Welcome to the GSFC Exoplanet Modeling and Analysis Center (EMAC)

EMAC serves as a catalog, repository and integration platform for modeling and analysis resources focused on the study of exoplanet characteristics and environments. EMAC is a key project of the GSFC Sellers Exoplanet Environments Collaboration (SEEC).

If you make use of tools linked or hosted on EMAC, please use the following statement in your publication acknowledgements: “This research made use of the NASA Exoplanet Modeling and Analysis Center (EMAC), which is funded by the NASA Planetary Science Division’s Internal Scientist Funding Model.”

More Information on EMAC...       >
  • EMAC is intended as a clearinghouse for the whole research community interested in exoplanets, where any software or model developer can submit their tool/model or their model output as a contribution for others to use.
  • EMAC provides a searchable and sortable database for available source code and data output files - both resources hosted locally by EMAC as well as existing external tools and repositories hosted elsewhere.
  • The EMAC team also helps develop new web interfaces for tools that can be run “on-demand” or model grids that can be interpolated for more individualized results.
  • If you would like to submit a new tool/model to EMAC, please visit Submit a Resource page.
  • If you have suggestions for tools we should recruit or improvements to the site, please visit Feedback page or email us at
  • Please help us determine the best tools for new web interfaces by voting on our Vote page.

The P.I. is Avi Mandell, and the Deputy P.I. is Eric Lopez; more information on EMAC staffing and organization will be posted shortly.

VPLanet: Planetary System Evolution Simulator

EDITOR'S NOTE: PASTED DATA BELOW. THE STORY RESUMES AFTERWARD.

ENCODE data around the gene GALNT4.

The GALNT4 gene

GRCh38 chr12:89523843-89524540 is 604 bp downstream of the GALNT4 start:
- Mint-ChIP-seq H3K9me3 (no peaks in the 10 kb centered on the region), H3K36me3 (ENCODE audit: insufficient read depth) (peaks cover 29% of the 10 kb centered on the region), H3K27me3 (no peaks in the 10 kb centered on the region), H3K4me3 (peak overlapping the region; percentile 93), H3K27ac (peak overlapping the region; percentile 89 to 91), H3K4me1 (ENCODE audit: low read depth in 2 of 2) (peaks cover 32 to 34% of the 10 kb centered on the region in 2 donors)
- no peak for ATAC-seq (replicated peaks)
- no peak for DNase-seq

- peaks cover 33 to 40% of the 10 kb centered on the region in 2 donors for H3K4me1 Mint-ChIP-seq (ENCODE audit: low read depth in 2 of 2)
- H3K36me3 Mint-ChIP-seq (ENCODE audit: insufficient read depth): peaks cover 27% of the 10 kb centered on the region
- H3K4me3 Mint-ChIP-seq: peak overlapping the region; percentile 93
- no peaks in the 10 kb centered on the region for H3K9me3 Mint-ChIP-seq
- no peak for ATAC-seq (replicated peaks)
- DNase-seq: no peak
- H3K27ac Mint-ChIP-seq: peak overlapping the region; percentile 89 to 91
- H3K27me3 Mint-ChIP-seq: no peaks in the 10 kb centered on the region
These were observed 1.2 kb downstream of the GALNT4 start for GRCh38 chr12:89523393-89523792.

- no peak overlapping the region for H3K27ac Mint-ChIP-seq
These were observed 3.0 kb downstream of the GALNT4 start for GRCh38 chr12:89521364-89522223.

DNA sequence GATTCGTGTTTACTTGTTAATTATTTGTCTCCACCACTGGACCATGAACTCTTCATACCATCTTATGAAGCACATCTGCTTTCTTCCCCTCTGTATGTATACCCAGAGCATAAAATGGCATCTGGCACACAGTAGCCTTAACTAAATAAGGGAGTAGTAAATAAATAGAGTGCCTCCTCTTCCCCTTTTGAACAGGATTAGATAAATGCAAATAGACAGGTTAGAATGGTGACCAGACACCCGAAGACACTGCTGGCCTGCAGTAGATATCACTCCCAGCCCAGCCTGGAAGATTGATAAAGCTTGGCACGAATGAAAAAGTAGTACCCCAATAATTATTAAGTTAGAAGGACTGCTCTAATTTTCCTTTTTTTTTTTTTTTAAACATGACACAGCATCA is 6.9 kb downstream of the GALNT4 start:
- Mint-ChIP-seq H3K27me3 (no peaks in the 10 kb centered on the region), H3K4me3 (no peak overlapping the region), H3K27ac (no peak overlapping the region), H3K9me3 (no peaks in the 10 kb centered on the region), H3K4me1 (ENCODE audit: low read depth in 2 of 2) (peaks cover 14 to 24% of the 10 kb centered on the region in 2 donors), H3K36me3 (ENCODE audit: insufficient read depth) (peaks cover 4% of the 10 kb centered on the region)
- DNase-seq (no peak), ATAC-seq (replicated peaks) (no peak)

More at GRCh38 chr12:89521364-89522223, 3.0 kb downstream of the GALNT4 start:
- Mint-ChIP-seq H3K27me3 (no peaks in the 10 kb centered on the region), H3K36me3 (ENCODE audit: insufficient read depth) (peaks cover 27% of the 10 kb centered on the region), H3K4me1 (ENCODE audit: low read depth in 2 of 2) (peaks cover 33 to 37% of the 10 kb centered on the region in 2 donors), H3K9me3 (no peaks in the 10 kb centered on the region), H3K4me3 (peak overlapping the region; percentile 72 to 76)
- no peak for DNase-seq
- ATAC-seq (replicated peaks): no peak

Rory Barnes et al.

VPLanet is open source software that simulates planetary system evolution, with a focus on habitability. Physical models, typically consisting of ordinary differential equations, are coupled together to simulate evolution of a wide variety of systems. Eleven physics modules are included that model internal, atmospheric, rotational, orbital, stellar, and galactic processes. Many of these modules can be coupled to simultaneously simulate the evolution of terrestrial planets, gaseous planets, and stars. The code is validated by reproducing a selection of observations and past results.

EqTide: Tidal Evolution Simulator

Rory Barnes

EqTide simulates the tidal evolution of two bodies using the equilibrium tide theory. Six ordinary differential equations for the semi-major axis, eccentricity, both rotation rates, and both obliquities are integrated for a user-specified amount of time. Additionally the tidal power generated in each body is calculated. EqTide specifically simulates the constant-phase-lag model of Ferraz-Mello et al. (2008) and the constant-time-lag model of Leconte et al. (2010).